Northwest Missouri employers visit Guardsmen while training

Holding a 100-pound artillery shell, Jody Guinn of International Paper in Kansas City, learns how the 1-129th Field Artillery operates when firing M777A2 lightweight howitzers during their two-week annual training. Guinn took part in an Employer Support for the Guard and Reserve Boss Lift that traveled to Fort Chaffee, Ark. and saw firsthand what his employee Sgt. 1st Class Troy Shipley does as a Missouri Guardsman.  (Photo by Jennifer Archdekin/Missouri National Guard)

Holding a 100-pound artillery shell, Jody Guinn of International Paper in Kansas City, learns how the 1-129th Field Artillery operates when firing M777A2 lightweight howitzers during their two-week annual training. Guinn took part in an Employer Support for the Guard and Reserve Boss Lift that traveled to Fort Chaffee, Ark. and saw firsthand what his employee Sgt. 1st Class Troy Shipley does as a Missouri Guardsman. (Photo by Jennifer Archdekin/Missouri National Guard)

By Jennifer Archdekin
ngmo.pao@us.army.mil

FORT CHAFFEE, Ark. - Citizen-Soldiers with Missouri National Guard's 1-129th Field Artillery and 1128th Forward Support Company recently had the opportunity to show their employers what life is like when they step away from their full-time jobs and serve as modern day Minutemen.

The Employer Support for the Guard and Reserve recently organized a Boss Lift for about 20 employers to travel to Fort Chaffee, Ark. via a C-130 airplane from Rosecrans Memorial Airport in St. Joseph and see firsthand a snapshot of what their training entails.

National Guardsmen typically serve part-time, enabling them to also have a career or continue their education. Traditionally Guardsmen serve one weekend a month and two weeks a year, and in doing so they are called away from their jobs.

These employers observed the field conditions the 300-plus Soldiers temporarily called home and were seated front row for a live-fire exercise showcasing M777A2 lightweight howitzers.

Rose Aker is the service coordinator manager with Progressive Community Services in St. Joseph which supports individuals with developmental disabilities. She met with Spc. Josh Young, one of her supervisors and who also serves with Battery A in Albany. Aker was astounded by the experience.

"I was clueless," said Aker. "Absolutely clueless. It takes a lot of coordination and teamwork. They obviously are very well trained and knowledgeable about what they are doing. It's pretty fascinating."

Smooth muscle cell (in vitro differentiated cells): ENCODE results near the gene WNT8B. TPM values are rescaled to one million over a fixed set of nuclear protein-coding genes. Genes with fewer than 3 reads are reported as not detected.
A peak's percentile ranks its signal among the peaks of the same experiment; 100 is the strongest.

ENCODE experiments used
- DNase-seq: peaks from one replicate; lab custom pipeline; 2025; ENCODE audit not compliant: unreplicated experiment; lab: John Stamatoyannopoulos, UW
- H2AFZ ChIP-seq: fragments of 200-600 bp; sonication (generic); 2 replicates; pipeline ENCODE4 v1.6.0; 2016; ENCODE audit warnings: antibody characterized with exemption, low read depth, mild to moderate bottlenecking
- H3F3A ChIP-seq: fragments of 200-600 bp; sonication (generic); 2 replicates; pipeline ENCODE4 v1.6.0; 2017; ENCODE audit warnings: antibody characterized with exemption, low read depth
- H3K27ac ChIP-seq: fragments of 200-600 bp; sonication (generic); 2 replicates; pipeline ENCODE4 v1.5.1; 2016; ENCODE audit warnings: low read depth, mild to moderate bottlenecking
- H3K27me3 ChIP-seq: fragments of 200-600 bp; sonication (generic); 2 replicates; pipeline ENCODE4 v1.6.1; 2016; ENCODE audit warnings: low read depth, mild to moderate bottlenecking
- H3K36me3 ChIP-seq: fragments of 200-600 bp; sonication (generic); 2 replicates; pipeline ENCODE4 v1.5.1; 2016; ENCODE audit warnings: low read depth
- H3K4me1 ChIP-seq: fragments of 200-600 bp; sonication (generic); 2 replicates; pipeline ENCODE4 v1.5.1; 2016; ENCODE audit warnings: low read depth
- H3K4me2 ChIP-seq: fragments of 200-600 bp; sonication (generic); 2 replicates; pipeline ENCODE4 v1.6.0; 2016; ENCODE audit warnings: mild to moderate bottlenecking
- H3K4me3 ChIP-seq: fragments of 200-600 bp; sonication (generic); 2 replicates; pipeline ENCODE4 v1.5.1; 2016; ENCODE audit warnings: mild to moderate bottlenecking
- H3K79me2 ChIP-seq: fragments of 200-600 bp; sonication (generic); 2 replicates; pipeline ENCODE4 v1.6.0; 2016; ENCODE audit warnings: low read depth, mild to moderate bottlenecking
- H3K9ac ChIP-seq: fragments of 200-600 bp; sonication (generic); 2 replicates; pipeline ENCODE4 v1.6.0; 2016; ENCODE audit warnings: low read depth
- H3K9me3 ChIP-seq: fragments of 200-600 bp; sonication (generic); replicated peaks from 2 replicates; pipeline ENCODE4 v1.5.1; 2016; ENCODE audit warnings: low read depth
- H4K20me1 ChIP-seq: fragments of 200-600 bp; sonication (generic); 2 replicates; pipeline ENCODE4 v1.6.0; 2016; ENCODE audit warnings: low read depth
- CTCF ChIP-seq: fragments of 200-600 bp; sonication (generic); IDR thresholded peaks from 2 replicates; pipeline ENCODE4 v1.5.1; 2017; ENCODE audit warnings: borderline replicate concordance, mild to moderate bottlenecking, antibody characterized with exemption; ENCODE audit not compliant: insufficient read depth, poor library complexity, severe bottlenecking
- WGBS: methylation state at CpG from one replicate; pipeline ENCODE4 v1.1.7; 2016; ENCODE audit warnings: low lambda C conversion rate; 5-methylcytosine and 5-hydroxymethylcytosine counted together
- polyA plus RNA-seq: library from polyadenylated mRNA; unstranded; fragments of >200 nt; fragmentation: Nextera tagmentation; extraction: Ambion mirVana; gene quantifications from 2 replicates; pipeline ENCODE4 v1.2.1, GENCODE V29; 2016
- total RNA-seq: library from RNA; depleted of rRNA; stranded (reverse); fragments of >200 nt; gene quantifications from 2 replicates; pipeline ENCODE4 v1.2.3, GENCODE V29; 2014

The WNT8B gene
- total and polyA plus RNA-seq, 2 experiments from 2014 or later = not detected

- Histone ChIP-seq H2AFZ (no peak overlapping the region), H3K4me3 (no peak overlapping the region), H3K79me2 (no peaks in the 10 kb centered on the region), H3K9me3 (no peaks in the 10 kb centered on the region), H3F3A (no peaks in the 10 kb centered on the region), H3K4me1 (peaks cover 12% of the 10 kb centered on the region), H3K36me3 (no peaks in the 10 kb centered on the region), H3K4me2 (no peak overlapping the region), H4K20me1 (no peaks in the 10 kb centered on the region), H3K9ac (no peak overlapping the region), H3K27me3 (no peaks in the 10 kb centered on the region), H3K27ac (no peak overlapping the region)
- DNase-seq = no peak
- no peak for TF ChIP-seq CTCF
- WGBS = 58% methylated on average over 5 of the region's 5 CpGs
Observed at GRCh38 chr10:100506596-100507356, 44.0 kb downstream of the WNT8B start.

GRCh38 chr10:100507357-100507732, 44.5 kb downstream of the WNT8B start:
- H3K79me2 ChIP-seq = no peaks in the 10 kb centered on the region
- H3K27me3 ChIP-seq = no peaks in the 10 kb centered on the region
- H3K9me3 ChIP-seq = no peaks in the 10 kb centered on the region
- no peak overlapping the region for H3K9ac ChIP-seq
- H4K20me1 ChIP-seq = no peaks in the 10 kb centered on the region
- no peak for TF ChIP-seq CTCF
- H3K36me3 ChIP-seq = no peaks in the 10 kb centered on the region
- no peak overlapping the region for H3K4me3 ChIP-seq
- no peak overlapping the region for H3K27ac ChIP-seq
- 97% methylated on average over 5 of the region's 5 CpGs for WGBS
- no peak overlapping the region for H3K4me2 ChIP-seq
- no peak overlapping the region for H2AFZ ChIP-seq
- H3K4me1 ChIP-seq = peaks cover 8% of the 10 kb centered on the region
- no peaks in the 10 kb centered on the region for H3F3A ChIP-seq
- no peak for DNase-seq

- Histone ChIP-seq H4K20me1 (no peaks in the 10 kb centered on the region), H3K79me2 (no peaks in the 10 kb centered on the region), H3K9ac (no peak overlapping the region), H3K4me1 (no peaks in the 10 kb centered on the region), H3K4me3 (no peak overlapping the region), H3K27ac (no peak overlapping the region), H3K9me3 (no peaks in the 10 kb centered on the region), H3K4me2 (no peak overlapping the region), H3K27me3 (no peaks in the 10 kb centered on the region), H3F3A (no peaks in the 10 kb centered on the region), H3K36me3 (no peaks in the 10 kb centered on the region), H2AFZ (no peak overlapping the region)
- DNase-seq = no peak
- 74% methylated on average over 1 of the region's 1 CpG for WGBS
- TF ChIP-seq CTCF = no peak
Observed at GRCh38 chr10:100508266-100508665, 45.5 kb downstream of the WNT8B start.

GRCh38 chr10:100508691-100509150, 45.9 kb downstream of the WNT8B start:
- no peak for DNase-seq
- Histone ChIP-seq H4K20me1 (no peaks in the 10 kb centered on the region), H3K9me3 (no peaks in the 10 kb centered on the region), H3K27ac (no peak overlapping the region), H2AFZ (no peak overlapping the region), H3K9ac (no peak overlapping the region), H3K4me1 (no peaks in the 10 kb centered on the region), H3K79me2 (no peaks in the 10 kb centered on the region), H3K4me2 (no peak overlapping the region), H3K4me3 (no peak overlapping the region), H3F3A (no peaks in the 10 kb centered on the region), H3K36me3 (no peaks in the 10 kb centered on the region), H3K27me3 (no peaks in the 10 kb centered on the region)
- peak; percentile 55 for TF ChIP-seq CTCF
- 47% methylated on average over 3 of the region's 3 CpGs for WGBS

Young has only worked for Aker since August 2011. She said she knew before bringing him on board that there could be challenges juggling his civilian work schedule with his military schedule, but she was more than happy to accommodate him.

"If he was going to make the commitment to us, we were going to make the commitment to him," said Aker.

Jody Guinn, manufacturing manager of International Paper in Kansas City, was also able to visit his employee, Sgt. 1st Class Troy Shipley, who serves in the headquarters battalion located in Maryville. Though a veteran himself, Guinn was still impressed with the operation.

"I was in the military, Air Force, but I've never seen anything like this," said Guinn. "The sheer power of the guns was amazing."

Guinn was in awe at the coordination of all the moving parts that went in to firing the guns and the many safety checks that are factored in to keep the troops out of harm's way.
"It's pretty cool," said Guinn. "It's nice to see the organization and how they communicate."

As the purchasing agent, Guinn said Shipley handles a lot of logistics for the company. He tracks equipment and parts and coordinates with others to make sure things happen in a timely manner. Shipley is missed when he is away from work, but Guinn is proud of him at the same time.

"It's never a problem," said Guinn. "Having a military background I can appreciate what he is doing. He's a hell of a worker for me and I can definitely see how this helps his job. There's definitely a parallel to that. It works out well."

The 1-129th Field Artillery is headquartered in Maryville and maintains three batteries in Albany, Chillicothe and Independence. The 1128th Forward Support Company, based in Marshall, sustains the artillery unit with essential supplies and services while they are training or on a real-world mission.

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After receiving a fire mission, Missouri Guardsmen from Battery A, 1-129th Field Artillery based in Albany, prepare to fire one of their M777A2 lightweight howitzers during their two-week annual training at Fort Chaffee, Ark. (Photo by Jennifer Archdekin/Missouri National Guard)

After receiving a fire mission, Missouri Guardsmen from Battery A, 1-129th Field Artillery based in Albany, prepare to fire one of their M777A2 lightweight howitzers during their two-week annual training at Fort Chaffee, Ark. (Photo by Jennifer Archdekin/Missouri National Guard)

A cloud of smoke billows out of a M777A2 lightweight howitzer immediately after Missouri Guardsmen from Battery A, 1-129th Field Artillery fired the gun. The Albany-based unit, along with the rest of the battalion, spent their two-week annual training at Fort Chaffee, Ark. honing their skills. (Photo by Jennifer Archdekin/Missouri National Guard)

A cloud of smoke billows out of a M777A2 lightweight howitzer immediately after Missouri Guardsmen from Battery A, 1-129th Field Artillery fired the gun. The Albany-based unit, along with the rest of the battalion, spent their two-week annual training at Fort Chaffee, Ark. honing their skills. (Photo by Jennifer Archdekin/Missouri National Guard)


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